At first we fell back slowly. It was, however, soon discovered that our retreat was being closed. I gave the order “double quick,” and for one-third of a mile we passed through one of the most destructive fires ever witnessed, losing six men killed, and between thirty and forty wounded a few of the regiment, rather than run that great hazard of life, laid down their arms and have gone to Libby Prison.
Arriving at Major General Sheridan’s headquarters, which were about half a mile northwest from the crest of the hill where we first engaged the enemy, with other regiments, we rallied and for a short time held the enemy in check. Here, while rallying and encouraging his men, Captain Riemensehneider of Company I was instantly killed, and Lieutenant Colonel Wilson was wounded and taken from the field. The Sixth Corps, which was on the right of the army, now engaged the victorious foe, but every effort failed, because the enemy continued to flank us on the left. The whole army was, therefore, ordered to fall back about two miles, so that our left was no longer exposed to the rebel right. The enemy, finding that they no longer had the advantage and seeing that our brave boys were not subdued, but ready to renew the conflict, ceased to advance. Then during a pause, such as is wont to prevail before a terrible storm, our army lines were formed, front to front with the enemy. The Twenty-eighth as well as the whole army had been repulsed. The enemy had our camps and all we had except our arms; they had possession of the battlefield, of our dead and our wounded; but we were unconquered.
Major General Sheridan comes upon the field. The Nineteenth Corps is placed on the right, the Sixth in the center, and the Eighth on the left. The Twenty-fourth and Twenty-eighth Iowa form the connecting link between the Sixth and Nineteenth Corps. The awful scene opens. We notice nothing except our own commands and the enemy in front. No officers ever did better, nor any soldiers ever fought more bravely, than did those of my command in that hour, which turned our defeat into a glorious victory. We press forward, the enemy yields, he flees. The victory is won, the rout transcends all others of the war. It seems so cruel, yet so satisfactory to the loyal heart, to see our boys drop the running foe, and when he gets beyond the reach of the rifles of the infantry, to see the cavalry plunge with their carbines, revolvers and sabers right into the disorganized masses of the traitors, to kill, to terrify, and to scatter them in all directions. The Twenty-eighth goes into its old camp; our food and clothing are all gone. We had no breakfast, no dinner and nothing for supper; nor any rations nearer than Winchester, thirteen miles away. We go forward to guard a captured train two miles long. It is cold and dark. The mind grows calm sadness and solemnity come over us all. The last struggles of our brave comrades, the heroic dead, are forever engraver on our memories. In after years we invite all interested in the Twenty-eighth, as they pass by on the hill, on the right of the pike, just before they cross Cedar Creek, to pause and read the names over the nine graves of the killed of the regiment on that day. They, with those mortally wounded, and the crippled and scarred for life, are some of the tokens of the unflinching fidelity of the regiment to an undivided nationality.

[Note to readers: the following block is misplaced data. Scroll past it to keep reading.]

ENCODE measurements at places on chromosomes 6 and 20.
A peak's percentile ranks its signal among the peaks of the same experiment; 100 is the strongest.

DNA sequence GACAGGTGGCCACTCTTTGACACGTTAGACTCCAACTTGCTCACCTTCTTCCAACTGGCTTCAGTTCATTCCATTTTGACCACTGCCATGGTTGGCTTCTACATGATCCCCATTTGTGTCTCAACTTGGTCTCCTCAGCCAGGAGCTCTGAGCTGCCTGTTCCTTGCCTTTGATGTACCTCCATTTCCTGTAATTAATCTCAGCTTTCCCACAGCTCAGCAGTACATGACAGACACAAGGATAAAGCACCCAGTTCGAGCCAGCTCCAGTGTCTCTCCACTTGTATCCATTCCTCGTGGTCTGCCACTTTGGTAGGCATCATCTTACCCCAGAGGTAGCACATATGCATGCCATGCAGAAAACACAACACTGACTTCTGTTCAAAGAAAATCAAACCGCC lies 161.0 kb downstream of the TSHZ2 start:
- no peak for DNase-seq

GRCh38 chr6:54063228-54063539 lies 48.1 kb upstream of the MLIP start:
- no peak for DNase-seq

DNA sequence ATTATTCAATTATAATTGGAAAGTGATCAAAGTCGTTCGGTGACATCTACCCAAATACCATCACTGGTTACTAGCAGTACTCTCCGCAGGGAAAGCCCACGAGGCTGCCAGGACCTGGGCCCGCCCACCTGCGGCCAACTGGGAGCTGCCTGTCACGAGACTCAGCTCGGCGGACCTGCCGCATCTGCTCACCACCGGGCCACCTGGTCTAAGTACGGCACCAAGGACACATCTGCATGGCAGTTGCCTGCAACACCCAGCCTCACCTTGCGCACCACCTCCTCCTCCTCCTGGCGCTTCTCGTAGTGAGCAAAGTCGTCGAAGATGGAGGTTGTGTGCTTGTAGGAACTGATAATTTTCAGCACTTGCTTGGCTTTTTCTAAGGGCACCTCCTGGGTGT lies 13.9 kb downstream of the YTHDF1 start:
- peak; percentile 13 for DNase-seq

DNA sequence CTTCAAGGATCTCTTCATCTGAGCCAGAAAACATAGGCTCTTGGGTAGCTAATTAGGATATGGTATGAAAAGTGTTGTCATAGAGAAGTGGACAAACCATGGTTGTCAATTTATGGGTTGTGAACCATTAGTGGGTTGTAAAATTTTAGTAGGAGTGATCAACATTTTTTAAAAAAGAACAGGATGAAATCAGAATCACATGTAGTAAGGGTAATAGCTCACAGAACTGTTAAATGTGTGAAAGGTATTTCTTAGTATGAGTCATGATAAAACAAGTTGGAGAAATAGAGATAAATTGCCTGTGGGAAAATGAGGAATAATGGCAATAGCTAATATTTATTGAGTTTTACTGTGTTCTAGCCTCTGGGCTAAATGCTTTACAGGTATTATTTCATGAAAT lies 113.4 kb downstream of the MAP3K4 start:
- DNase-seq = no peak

The regiment lost 9 men killed, 77 wounded, and 9 missing. In addition to Captain Riemensehneider of Company I, Lieutenants Taggart and Barker were also killed.
|October-December||Duty in the Shenandoah Valley|
|Mid-November||Went into winter quarters.|
|Late December||Moved into quarters at Stephen’s Depot. Attached to 2nd Brigade, 2nd Division, 19th Corps|
|January 6-20||Moved by rail to Baltimore, Md.; then on the steamship Illinois to Savannah, Georgia. Attached to 2nd Brigade, Grover’s Division, District of Savannah, Ga., Dept. of the South.|
|January 31||Companies A & D under Captain H. M. Wilson were posted as the garrison of Fort Barlow.|
|March 12||Embarked on a steamship for Morhead City, enduring a heavy gale off Hilton Head.|
|March 18||Landed at Morehead City and moved by rail to New Berne.|
|April 13||Returned to Morehead City.|
|May 4-6||Sailed on a steamship for Savannah.|
|May 9||Marched to Augusta.|
|May 19-31||Halted along the Savannah River at Hamburgh, South Carolina and collected Confederate government property in the area.|
|May- 31||Moved to the Augusta Arsenal.|
|August 2-5||Sailed to Baltimore.|
|August 5-8||Moved by rail to Davenport, Iowa, where the regiment was disbanded.|